Walter Horatio Pater (4 August 1839 – 30 July 1894) was an English essayist, critic of art and literature, and writer of fiction.

Born in Stepney in London's East End, Walter Pater was the second son of Richard Glode Pater, a physician who had moved to London in the early 19th century to practice medicine among the poor. Dr Pater died while Walter was an infant and the family moved to Enfield, London. Walter attended Enfield Grammar School and was individually tutored by the headmaster.

In 1853, he was sent to The King's School, Canterbury, where the beauty of the cathedral made an impression that would remain with him all his life. He was fourteen when his mother, Maria Pater, died in 1854. As a schoolboy Pater read John Ruskin's Modern Painters, which helped inspire his lifelong attraction to the study of art and gave him a taste for well-crafted prose. He gained a school exhibition, with which he proceeded in 1858 to Queen’s College, Oxford.

As an undergraduate, Pater was a "reading man", with literary and philosophical interests beyond the prescribed texts. Flaubert, Gautier, Baudelaire and Swinburne were among his early favourites. Visiting his aunt and sisters in Germany during the vacations, he learned German and began to read Hegel and the German philosophers. The scholar Benjamin Jowett was struck by his potential and offered to give him private lessons. In Jowett's classes, however, Pater was a disappointment; he took a Second in literae humaniores in 1862. As a boy Pater had cherished the idea of entering the Anglican Church, but at Oxford his faith in Christianity had been shaken. In spite of his inclination towards the ritual and aesthetic elements of the church, he had little interest in Christian doctrine and did not pursue ordination. After graduating, Pater remained in Oxford and taught Classics and Philosophy to private students. His years of study and reading now paid dividends: he was offered a classical fellowship in 1864 at Brasenose on the strength of his ability to teach modern German philosophy, and he settled down to a university career.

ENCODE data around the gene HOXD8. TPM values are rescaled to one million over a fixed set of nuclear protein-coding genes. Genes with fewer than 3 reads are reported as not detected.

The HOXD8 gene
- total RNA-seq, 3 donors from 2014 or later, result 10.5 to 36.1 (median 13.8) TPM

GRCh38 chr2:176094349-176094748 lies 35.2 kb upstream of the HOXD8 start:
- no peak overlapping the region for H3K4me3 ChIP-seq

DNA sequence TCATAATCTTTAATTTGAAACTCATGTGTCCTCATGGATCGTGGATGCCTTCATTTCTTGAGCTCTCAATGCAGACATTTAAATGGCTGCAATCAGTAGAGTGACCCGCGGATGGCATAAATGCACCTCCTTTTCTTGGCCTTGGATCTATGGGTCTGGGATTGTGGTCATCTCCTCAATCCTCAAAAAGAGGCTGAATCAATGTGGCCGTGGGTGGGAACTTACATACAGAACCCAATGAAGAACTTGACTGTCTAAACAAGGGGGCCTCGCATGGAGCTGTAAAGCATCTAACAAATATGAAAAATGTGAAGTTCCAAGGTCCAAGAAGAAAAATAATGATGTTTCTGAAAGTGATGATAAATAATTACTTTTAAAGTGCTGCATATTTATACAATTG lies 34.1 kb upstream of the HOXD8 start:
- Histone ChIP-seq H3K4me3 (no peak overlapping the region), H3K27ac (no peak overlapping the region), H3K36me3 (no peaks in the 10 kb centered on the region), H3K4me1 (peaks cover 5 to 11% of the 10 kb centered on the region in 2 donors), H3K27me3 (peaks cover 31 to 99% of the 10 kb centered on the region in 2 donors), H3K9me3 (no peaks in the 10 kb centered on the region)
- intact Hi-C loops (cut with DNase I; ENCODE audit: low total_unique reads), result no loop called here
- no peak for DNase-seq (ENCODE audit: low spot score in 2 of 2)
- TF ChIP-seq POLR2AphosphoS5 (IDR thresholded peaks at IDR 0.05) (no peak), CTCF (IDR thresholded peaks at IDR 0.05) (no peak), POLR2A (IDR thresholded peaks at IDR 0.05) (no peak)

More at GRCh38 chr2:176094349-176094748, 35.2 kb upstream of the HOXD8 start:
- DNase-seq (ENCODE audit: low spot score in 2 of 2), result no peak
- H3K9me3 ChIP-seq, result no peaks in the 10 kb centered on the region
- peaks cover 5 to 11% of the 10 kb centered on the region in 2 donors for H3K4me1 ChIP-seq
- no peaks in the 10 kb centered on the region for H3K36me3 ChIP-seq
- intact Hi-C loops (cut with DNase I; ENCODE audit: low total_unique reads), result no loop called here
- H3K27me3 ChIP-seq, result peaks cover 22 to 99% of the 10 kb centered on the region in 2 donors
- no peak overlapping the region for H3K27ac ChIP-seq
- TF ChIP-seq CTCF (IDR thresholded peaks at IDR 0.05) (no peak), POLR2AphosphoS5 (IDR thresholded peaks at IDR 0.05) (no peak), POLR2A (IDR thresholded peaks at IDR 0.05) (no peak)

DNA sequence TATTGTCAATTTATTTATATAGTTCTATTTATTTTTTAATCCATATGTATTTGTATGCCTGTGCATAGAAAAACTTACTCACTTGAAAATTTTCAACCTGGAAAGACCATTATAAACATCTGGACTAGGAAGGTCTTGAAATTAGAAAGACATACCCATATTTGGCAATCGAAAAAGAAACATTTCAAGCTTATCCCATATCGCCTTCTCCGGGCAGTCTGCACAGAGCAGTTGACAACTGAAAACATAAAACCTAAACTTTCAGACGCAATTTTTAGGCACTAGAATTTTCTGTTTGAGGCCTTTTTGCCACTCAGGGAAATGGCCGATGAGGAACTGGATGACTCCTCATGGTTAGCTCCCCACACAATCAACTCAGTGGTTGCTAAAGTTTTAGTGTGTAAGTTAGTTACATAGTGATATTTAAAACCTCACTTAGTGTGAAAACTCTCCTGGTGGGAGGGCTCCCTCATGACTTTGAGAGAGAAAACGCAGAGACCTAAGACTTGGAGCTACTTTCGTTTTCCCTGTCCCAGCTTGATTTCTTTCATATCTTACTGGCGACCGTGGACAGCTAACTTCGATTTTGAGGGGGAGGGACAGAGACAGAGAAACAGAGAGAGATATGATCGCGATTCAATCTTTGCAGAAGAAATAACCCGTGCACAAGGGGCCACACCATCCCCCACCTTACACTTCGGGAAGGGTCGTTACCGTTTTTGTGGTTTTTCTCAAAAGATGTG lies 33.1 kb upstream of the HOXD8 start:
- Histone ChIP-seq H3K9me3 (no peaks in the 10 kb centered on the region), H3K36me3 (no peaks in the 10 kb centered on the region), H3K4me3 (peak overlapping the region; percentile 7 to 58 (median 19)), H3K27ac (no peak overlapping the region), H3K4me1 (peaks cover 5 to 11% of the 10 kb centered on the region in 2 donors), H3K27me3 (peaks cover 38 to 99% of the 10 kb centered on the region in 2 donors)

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Walter Pater Poems

Walter Pater Quotes

To the modern spirit nothing is, or can be rightly known, except relatively and under conditions.
Walter Pater (1839-1894), British writer, educator. originally published in the Westminster Review (Jan. 1866). "Coleridge's Writings," p. 65, repr., Expanded, as "Coleridge" in Appreciations, with an Essay on Style, Macmillan (1889).
To regard all things and principles of things as inconstant modes or fashions has more and more become the tendency of modern thought.
Walter Pater (1839-1894), British writer, educator. originally published in "Poems by William Morris," Westminster Review (Oct. 1868). "Conclusion," p. 208, repr. In Studies in the History of the Renaissance, Macmillan (1873).
To burn always with this hard, gemlike flame, to maintain this ecstasy, is success in life.
Walter Pater (1839-1894), British essayist, critic. Studies in the History of the Renaissance, "Conclusion," (1873). Referring to "the focus where the greatest number of vital forces unite in their purest energy."

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